Venice: David Cronenberg on Being Canadian in the Age of Trump
The maestro, who will get a lifetime Golden Lion, reflects on his career and a possible 'Eastern Promises' sequel, and teases a potential second novel.
Frequently considered one of the world’s most influential and daring directors, David Cronenberg will on Wednesday be honored at the 75th Venice Film Festival with the Golden Lion for lifetime achievement.
While each film from the Toronto-born director is unique and defies genre boundaries, his work over the years has often delved deep into the human psyche, exploring fear, transformation and transgression.
In Venice on Wednesday, Cronenberg will offer a master class and present his 1993 drama M. Butterfly, which he describes as one of his most personal films.
The Hollywood Reporter spoke with the director about why it's a good time to be Canadian, working with the Weinsteins and why now would be as good a time as any for Eastern Promises 2.
What does the Golden Lion honor mean to you?
I like the little physical awards. I have a whole menagerie of them. I have a Silver Bear from Berlin, a Silver Puffin from Reykjavik. To add a Golden Lion from Venice to the menagerie is very playful and delightful to me. Given that Venice is the oldest fest in the world, 75 years old, and I’m 75 years old, there’s a great conversion there for me. It seems to suggest I’ve lived several lifetimes, which would be good if it were true.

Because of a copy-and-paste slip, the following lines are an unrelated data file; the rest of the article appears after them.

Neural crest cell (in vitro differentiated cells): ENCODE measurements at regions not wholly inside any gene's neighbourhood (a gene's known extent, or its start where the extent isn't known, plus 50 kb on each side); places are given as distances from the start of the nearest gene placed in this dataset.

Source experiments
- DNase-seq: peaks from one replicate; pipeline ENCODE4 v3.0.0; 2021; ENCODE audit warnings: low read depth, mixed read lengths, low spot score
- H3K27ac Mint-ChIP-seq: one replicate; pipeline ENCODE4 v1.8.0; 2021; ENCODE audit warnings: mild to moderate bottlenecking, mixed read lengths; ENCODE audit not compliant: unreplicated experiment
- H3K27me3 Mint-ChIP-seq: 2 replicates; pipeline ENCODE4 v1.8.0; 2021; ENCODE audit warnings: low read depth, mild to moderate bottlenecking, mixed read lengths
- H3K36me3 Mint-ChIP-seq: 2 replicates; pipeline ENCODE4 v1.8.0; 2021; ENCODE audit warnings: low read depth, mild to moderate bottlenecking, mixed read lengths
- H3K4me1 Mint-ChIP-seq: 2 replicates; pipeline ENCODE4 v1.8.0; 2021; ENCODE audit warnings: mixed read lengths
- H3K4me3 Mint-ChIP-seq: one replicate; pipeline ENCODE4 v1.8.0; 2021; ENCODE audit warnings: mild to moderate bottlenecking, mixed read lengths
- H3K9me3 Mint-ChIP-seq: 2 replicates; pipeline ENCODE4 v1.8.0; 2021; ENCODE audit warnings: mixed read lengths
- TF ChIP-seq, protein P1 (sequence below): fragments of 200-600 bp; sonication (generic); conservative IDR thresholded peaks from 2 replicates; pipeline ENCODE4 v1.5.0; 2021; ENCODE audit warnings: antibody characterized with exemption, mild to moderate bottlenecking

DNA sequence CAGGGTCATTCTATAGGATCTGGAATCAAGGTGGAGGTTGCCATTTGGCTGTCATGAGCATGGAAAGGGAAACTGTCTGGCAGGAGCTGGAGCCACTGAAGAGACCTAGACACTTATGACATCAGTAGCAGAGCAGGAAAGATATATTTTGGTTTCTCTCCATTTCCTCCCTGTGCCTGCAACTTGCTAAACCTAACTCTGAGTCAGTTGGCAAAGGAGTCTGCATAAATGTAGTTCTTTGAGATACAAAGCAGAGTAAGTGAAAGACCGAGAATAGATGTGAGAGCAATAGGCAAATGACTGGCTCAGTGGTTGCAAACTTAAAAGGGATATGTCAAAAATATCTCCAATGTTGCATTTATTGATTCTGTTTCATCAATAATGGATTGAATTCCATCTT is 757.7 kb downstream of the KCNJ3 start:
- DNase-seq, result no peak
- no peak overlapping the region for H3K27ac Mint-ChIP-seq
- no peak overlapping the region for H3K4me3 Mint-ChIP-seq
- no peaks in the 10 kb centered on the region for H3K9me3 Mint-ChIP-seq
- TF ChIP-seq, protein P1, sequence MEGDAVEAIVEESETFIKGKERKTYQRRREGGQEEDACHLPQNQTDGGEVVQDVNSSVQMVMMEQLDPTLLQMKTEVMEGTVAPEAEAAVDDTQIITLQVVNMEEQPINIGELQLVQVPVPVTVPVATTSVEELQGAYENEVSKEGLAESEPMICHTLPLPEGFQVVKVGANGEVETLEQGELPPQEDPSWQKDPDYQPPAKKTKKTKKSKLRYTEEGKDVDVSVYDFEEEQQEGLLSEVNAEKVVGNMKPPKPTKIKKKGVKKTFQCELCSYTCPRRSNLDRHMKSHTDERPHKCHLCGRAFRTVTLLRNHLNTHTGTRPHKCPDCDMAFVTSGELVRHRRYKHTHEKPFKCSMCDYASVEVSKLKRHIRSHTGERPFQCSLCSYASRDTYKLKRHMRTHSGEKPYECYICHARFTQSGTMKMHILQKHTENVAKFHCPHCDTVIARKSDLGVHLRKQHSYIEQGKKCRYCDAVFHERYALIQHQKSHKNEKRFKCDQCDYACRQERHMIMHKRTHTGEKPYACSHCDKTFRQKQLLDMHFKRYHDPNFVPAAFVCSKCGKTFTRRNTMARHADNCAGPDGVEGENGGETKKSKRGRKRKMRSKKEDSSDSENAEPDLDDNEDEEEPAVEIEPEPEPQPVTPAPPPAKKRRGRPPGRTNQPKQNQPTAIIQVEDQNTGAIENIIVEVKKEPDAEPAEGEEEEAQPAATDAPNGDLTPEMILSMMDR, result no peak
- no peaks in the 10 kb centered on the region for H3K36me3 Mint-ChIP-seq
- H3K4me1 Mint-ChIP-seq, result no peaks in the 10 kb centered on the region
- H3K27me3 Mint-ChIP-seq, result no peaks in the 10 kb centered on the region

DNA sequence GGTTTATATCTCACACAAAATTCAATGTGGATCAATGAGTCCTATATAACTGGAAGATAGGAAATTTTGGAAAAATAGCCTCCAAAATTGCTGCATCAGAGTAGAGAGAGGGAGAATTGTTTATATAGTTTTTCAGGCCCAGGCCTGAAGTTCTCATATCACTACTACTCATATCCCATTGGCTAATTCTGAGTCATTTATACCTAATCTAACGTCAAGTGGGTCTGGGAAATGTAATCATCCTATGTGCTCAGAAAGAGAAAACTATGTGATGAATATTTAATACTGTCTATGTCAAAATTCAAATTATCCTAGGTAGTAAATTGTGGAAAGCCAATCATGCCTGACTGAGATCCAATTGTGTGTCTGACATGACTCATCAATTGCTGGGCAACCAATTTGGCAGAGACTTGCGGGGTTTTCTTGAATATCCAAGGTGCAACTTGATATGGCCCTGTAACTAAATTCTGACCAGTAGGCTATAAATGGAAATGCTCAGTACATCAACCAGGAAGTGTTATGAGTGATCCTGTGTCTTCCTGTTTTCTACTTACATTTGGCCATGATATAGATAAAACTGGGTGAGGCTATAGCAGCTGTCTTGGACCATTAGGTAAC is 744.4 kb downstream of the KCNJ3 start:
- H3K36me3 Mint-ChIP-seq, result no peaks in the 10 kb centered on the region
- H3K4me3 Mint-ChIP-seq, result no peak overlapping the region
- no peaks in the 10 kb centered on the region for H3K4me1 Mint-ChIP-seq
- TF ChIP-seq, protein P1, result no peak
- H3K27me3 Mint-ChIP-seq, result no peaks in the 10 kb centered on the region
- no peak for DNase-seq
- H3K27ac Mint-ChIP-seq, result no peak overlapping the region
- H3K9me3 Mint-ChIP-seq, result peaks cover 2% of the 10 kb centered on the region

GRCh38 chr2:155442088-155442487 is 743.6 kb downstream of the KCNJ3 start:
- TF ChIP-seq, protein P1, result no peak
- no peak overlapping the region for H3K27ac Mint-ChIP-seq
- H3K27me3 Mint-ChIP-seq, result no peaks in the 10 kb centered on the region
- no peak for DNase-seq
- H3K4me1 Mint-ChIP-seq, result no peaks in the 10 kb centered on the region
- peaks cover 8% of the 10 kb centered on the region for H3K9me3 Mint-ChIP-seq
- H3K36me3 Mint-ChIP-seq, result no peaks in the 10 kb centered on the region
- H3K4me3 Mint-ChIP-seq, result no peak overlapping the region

How does it feel to look back on your body of work?
They are all kinds of documentaries for me of what I was doing while I was making the films. So I really have no objective evaluation. I mean, they were all difficult to make; making films hasn’t gotten any easier over the years that I’ve been making them — sometimes it gets harder. And each one has particular meaning because it embodies what my life was and where I was in my life at that time. So they are all very personal to me, and they have a very heavy emotional content that is sort of separate from what the film is itself. I remember every shot. I remember what was happening on the set that day.
How do you feel about being Canadian in today’s world?
It feels pretty great I have to say. (Laughs) I think Canada has emerged as definitely, perhaps, the best place in the world to live, and we join our hands in sorrow with some of our American friends who are not very happy with what’s going on in America right now.
Could Canada ever be susceptible to Russian President Vladimir Putin, following U.S. President Donald Trump's friendly recent summit with him?
No, I think absolutely not. I think everybody, it’s not just Canada that’s shocked about that relationship, but probably everybody around the world. I think Putin is probably shocked at his good fortune.
Do the Russian crime elements of Eastern Promises feel particularly relevant to you today?